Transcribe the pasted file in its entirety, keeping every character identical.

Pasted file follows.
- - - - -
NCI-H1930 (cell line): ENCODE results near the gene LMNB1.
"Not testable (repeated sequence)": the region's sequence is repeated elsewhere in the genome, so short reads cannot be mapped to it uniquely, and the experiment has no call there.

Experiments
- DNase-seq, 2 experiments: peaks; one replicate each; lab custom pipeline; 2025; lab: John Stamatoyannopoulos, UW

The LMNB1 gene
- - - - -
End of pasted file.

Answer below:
NCI-H1930 (cell line): ENCODE results near the gene LMNB1.
"Not testable (repeated sequence)": the region's sequence is repeated elsewhere in the genome, so short reads cannot be mapped to it uniquely, and the experiment has no call there.

Experiments
- DNase-seq, 2 experiments: peaks; one replicate each; lab custom pipeline; 2025; lab: John Stamatoyannopoulos, UW

The LMNB1 gene